So dangerous that it has more than one name, you may also hear it referred to as Hexavalent Chromium. I’ll use CrVI in this blog.
CrVI came to ‘fame’ in the USA following a now popular story about Erin Brockovich? A film was made about the identification of CrVI in water supplies to her town and her quest to stop the contamination. Not one I’ve seen yet…
CrVI is highly dangerous, as the title suggests, and is a known carcinogen (causes cancer) with only slight exposure a risk to human health. Exposure is dangerous in any form, whether inhaled, digested, or touched, giving it a recipe for a very dangerous substance.
CrVI is used in many industries including steel processing, leather tanning, and is used as an anti-corrosive.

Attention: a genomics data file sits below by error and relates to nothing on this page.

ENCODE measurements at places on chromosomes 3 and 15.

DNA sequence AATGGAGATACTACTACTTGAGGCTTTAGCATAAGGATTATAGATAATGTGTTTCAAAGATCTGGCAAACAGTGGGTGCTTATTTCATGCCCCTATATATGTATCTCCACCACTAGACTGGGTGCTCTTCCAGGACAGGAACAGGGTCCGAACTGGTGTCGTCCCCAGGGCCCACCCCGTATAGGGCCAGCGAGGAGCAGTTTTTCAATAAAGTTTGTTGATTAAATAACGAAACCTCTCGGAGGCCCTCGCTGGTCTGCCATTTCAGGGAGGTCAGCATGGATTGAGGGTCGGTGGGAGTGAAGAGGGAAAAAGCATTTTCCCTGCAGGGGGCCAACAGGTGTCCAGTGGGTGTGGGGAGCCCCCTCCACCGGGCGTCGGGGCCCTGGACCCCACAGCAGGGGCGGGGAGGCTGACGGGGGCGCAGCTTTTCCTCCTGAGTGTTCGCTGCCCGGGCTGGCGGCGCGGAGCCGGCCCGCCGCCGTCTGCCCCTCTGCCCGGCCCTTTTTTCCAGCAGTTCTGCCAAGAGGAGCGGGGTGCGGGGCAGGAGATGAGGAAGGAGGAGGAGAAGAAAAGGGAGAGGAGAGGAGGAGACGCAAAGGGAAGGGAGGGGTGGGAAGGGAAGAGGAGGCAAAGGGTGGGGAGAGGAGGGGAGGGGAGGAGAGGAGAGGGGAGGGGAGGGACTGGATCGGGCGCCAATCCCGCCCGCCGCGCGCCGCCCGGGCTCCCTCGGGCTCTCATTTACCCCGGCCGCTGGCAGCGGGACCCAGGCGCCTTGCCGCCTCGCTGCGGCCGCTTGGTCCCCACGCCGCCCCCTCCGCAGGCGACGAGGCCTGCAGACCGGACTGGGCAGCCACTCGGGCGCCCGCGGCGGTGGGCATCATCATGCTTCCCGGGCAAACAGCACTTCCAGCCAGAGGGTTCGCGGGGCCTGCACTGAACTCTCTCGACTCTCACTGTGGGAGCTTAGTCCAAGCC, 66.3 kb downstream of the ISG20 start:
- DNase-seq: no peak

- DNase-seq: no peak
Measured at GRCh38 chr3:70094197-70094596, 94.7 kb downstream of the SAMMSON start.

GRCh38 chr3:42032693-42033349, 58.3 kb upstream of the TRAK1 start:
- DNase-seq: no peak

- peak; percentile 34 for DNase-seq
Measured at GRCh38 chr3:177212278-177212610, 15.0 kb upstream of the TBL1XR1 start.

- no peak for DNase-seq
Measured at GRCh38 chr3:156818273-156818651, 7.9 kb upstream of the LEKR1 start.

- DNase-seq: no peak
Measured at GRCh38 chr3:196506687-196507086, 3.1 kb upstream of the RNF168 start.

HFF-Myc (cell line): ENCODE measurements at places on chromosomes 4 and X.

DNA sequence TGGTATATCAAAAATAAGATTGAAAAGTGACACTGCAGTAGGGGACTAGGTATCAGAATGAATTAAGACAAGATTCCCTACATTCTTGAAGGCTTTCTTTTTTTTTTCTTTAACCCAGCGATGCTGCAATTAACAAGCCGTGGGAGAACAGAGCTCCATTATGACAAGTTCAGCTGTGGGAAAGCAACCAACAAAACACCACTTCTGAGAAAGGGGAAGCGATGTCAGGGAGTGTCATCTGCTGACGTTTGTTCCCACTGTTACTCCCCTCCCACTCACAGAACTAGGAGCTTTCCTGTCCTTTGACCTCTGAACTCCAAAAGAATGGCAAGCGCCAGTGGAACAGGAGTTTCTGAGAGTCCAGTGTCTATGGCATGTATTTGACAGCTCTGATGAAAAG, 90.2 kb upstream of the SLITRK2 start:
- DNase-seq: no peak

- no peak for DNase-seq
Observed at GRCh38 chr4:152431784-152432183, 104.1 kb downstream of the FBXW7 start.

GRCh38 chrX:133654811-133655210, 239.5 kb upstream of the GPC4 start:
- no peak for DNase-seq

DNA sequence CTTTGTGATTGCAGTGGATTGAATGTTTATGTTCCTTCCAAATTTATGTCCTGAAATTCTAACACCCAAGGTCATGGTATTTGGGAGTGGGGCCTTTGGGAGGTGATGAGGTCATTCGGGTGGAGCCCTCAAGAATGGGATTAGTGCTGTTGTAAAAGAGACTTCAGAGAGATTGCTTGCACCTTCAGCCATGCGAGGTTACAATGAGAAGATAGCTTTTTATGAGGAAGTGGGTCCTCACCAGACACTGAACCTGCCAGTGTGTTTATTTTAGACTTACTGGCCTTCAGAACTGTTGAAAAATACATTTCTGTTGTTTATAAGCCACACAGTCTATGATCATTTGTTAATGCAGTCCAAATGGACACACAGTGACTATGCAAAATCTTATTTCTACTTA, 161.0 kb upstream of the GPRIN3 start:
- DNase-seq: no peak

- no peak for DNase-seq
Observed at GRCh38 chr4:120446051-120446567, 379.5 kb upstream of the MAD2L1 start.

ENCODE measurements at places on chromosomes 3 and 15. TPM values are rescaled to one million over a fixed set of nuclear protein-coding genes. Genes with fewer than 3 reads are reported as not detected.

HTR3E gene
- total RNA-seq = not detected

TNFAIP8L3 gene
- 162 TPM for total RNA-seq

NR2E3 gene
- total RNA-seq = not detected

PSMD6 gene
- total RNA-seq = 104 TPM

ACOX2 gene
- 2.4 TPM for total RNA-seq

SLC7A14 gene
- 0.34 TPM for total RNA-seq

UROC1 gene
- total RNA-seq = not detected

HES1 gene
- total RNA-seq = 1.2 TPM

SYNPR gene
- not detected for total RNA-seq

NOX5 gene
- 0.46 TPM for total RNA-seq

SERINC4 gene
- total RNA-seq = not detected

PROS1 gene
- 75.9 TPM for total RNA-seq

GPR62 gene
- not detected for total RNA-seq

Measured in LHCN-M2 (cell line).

As you’ll see in the photo above, CrVI in soluble form is yellow in colour which makes it relatively easy to spot when leaking in to surface waters.
The good news is that CrVI can be treated / removed from groundwater. Extensive treatment works have taken place across the central belt of Scotland following gross contamination of the groundwater from chromium processing.